On the sidelines of the G20 meeting in Turkey, Russia has made a proposal to the International Monetary Fund on Ukraine’s debt to Moscow. The IMF welcomed the Kremlin’s move, calling it “a positive step.”
In a surprise announcement at the G20 summit in Turkey on Monday, Russian President Vladimir Putin said his country was willing to restructure the $3-billion (2.8-billion-euro) debt owed to Moscow by Ukraine.
Putin said that rather than seeking full debt repayment this year, Russia would consider receiving installments of $1 billion a year between 2016 and 2018.
“We’re ready not to receive any money this year,” Putin said in a statement.
The International Monetary Fund welcomed Russia’s offer. “The proposal made by the Russian authorities regarding debt restructuring for Ukraine is a positive step,” the global lender commented, adding that the details would now have to be debated between Moscow and Kyiv.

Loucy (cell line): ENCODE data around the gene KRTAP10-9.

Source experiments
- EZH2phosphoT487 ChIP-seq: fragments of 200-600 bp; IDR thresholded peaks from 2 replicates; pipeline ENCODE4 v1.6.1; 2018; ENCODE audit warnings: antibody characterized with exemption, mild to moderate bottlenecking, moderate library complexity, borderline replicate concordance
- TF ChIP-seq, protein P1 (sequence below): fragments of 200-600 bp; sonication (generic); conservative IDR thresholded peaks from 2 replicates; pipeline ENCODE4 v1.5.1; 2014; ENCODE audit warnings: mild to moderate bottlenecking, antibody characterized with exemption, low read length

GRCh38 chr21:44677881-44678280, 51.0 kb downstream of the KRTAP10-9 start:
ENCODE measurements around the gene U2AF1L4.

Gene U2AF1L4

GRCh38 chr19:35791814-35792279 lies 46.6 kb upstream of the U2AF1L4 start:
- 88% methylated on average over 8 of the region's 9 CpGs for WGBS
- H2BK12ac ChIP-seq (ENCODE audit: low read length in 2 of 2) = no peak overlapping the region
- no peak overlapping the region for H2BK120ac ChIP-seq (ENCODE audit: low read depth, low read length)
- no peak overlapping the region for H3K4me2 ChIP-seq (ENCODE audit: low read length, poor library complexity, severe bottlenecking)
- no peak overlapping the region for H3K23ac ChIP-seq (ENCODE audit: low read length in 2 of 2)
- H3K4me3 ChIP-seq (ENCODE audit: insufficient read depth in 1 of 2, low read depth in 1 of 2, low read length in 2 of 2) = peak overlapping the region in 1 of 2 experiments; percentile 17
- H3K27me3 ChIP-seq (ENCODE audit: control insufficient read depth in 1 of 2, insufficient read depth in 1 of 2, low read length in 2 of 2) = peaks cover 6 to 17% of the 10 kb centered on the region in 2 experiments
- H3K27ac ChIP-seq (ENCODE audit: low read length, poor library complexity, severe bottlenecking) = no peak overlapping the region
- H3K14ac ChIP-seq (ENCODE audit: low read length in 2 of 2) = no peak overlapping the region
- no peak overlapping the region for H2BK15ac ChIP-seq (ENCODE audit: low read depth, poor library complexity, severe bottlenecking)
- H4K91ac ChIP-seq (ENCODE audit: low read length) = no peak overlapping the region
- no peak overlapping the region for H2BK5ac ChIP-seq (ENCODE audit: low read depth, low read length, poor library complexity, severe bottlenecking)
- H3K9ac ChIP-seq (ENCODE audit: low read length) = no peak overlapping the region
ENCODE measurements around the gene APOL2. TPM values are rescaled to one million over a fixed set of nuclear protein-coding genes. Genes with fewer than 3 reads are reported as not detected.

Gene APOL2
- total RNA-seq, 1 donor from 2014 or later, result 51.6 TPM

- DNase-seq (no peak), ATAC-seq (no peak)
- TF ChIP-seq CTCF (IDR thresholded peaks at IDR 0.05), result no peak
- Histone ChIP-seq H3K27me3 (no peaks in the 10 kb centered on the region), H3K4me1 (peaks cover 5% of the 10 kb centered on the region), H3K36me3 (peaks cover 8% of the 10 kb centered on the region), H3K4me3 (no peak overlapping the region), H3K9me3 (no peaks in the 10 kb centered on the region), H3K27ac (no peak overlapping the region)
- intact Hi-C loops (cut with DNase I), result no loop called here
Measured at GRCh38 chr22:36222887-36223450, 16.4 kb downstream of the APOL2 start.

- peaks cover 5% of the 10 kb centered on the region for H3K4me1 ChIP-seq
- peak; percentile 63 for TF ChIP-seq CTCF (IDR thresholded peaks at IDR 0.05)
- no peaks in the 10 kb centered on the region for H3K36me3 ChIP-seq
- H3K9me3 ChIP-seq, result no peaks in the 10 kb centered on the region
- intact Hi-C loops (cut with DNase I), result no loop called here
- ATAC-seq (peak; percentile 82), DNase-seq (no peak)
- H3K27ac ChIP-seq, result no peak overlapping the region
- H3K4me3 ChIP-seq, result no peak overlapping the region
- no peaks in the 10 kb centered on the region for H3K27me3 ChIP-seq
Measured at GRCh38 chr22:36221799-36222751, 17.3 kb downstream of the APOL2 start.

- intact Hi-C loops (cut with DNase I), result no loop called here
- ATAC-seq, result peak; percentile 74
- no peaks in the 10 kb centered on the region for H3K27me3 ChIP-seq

Breaking the deadlock
Originally, Moscow had insisted that Ukraine repay by December the $3 billion it issued to former President Viktor Yanukovich ahead of pro-European protests that led to his ouster in February 2014.
The Russian authorities’ proposal was widely viewed as a crucial step towards more stability in Ukraine as fighting between government forces and Russia-backed separatists in eastern Ukraine died down.
The debt restructuring dispute had been hampering the IMF’s $17.5-billion rescue plan for Ukraine which restricted Kyiv’s ability to renegotiate billions of dollars in debt.
hg/nz (Reuters, AFP, AP)